Montreal

5,000 sign petition against Parc Avenue name change

Residents in Montreal's Plateau Mont-Royal are not giving up their fight against the city's proposal to rename a major street after former Quebec premier Robert Bourassa, even though their efforts may be in vain.

Residents in Montreal's Plateau Mont-Royal are not giving up their fight against the city's proposal to rename a major street after former Quebec premier Robert Bourassa, even though their efforts may be in vain.

Montreal Mayor Gérald Tremblay wants to change Parc Avenue to Robert Bourassa Avenue, to honour the two-time Liberal premier, who died 10 years ago this month.

But the plan has not garnered support among people who live and work in the area. Business owners have complained they weren't consulted, and local residents say Parc Avenue has a historical and cultural value that shouldn't be discarded.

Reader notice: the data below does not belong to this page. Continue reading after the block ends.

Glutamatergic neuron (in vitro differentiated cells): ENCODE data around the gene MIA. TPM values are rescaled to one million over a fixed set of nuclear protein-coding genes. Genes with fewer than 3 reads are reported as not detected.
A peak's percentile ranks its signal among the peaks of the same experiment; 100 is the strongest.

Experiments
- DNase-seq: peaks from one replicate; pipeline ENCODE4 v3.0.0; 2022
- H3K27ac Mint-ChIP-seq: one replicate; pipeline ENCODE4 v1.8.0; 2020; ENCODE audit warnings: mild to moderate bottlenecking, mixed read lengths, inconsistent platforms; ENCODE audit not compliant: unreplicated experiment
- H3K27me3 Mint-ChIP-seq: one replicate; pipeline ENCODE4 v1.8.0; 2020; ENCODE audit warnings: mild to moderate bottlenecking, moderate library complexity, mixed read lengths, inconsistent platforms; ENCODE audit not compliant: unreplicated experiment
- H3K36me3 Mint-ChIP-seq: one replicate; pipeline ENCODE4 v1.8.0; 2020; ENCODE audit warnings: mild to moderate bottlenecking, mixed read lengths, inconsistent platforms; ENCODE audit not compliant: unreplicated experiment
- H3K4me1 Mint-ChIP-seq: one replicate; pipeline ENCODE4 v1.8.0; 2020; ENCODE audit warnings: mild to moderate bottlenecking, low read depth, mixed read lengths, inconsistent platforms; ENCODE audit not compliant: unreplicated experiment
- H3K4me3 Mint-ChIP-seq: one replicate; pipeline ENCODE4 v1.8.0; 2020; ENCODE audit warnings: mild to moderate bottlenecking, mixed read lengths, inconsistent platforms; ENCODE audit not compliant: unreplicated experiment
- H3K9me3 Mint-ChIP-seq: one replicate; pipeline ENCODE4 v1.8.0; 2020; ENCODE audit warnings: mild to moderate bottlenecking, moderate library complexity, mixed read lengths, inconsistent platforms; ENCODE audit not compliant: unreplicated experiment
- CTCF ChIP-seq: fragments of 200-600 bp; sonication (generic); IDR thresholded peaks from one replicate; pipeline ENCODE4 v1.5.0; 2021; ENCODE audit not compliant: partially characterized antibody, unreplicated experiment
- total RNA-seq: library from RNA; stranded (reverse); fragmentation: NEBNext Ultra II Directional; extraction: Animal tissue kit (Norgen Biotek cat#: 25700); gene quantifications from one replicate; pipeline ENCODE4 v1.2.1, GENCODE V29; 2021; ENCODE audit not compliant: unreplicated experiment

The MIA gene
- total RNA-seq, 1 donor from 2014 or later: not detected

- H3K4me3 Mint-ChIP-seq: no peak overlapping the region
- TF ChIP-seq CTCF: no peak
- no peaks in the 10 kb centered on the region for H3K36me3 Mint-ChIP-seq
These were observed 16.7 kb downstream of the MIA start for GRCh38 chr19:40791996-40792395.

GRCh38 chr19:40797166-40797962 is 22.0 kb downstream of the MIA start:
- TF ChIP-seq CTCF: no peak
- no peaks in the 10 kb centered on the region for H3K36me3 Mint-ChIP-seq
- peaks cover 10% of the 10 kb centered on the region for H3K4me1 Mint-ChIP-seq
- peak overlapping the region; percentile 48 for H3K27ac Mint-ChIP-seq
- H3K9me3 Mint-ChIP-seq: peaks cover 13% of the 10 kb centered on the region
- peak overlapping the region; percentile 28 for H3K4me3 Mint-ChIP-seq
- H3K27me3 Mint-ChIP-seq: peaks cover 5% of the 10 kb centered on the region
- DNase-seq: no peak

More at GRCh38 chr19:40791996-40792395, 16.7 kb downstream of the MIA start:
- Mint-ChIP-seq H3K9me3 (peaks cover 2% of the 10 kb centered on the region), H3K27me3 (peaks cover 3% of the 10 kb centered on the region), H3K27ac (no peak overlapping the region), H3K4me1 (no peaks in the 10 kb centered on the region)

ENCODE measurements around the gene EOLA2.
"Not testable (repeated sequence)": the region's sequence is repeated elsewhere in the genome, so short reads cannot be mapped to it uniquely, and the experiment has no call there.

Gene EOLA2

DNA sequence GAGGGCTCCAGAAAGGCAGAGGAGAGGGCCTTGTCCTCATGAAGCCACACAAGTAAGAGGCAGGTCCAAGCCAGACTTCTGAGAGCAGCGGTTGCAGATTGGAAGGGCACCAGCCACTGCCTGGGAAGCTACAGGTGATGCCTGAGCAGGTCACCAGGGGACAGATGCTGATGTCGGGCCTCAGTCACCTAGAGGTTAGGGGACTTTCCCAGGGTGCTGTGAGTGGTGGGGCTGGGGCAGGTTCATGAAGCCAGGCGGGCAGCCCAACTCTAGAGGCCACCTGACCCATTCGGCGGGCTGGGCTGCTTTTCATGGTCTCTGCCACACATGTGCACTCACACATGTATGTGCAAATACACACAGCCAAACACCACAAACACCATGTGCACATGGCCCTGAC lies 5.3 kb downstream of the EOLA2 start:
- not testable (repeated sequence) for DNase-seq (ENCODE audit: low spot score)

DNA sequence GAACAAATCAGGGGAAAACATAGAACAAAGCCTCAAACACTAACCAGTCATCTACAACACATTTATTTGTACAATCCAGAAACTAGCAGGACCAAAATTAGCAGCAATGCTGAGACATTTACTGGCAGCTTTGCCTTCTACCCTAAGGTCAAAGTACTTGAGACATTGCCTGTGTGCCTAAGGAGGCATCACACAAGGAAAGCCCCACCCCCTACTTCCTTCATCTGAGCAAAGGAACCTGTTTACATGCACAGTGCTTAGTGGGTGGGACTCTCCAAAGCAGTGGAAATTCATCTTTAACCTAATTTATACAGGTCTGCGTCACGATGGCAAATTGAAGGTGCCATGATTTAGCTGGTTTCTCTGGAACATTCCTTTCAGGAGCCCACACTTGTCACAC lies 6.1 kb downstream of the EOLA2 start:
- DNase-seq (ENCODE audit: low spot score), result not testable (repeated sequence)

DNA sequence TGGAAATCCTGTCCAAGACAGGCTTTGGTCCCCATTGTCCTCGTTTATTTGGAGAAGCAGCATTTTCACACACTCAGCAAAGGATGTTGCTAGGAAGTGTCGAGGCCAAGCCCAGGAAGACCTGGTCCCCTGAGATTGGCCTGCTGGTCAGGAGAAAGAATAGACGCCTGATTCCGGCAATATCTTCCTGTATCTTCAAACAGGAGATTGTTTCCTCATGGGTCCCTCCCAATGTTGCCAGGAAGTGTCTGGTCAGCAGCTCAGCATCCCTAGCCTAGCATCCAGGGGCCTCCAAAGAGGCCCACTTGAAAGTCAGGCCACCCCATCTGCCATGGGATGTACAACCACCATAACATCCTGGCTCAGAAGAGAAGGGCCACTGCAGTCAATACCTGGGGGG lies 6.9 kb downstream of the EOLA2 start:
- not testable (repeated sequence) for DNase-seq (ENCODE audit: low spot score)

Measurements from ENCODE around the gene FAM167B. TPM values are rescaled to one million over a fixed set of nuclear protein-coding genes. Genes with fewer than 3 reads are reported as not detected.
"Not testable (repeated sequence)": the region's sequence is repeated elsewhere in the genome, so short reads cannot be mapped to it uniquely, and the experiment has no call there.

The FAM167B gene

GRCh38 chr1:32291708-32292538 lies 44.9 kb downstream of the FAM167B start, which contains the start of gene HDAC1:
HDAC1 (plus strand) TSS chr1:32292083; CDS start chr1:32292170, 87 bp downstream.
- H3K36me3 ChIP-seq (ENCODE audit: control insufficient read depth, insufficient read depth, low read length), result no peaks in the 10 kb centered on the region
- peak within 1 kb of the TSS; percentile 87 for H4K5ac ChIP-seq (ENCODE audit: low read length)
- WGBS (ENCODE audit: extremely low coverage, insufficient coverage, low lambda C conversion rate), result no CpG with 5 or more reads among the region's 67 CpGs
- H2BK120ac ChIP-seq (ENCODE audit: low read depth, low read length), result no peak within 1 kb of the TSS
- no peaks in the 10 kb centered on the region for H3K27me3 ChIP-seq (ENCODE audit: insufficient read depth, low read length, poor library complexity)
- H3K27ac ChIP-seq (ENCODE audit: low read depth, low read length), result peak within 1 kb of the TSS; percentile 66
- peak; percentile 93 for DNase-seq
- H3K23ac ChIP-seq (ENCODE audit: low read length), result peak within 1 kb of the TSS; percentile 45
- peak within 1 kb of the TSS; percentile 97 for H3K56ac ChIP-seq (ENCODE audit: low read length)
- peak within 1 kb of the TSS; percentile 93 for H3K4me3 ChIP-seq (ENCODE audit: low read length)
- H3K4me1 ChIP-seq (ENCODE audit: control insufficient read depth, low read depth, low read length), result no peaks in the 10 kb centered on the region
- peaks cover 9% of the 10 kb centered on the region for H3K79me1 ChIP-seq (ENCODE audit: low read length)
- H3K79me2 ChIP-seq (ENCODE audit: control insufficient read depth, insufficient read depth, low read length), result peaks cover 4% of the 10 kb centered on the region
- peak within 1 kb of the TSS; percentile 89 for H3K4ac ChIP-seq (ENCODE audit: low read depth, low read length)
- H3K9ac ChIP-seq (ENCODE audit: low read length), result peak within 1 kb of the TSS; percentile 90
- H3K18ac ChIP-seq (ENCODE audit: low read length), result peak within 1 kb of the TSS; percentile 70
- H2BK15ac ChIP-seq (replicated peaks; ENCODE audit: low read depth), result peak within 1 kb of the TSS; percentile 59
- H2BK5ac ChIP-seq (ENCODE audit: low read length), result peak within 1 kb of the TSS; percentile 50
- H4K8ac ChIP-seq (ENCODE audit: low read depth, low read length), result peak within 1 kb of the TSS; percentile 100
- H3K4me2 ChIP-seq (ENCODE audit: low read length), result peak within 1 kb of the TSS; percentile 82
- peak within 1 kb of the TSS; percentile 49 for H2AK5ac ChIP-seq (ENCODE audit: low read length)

On Tuesday night, more than 100 people gathered in a community centre on Parc Avenue todiscuss a plan to convince city officials to drop the idea. Residents have already collected more than 5,000 signatures on an online petition.

Only two city councillors attended the meeting, and neither one has much power to change the decision at City Hall, even if local residents don't like the idea, they told CBC.

"I've received hundreds of e-mails. I came here to listen. And I bring that back to city council," said Michel Labrecque, councillor for the Mile-End district. But he can't do anything about the name-change plan because thedecision was made by the executive committee, Labrecque explained.

Noteveryone in the mayor's party agrees with the name-change plan, but the public won't hear about that dissent, said Mary Deros, a city councillor for the Park-Extension district and a member of Vision Montreal, the official opposition party at City Hall.

"Even within the party there are differences of opinion, and to be able to control that, there is one message that goes out loud and clear," she said Tuesday night.

Montreal's executive council will present the name-change proposal to city council on Oct. 30.

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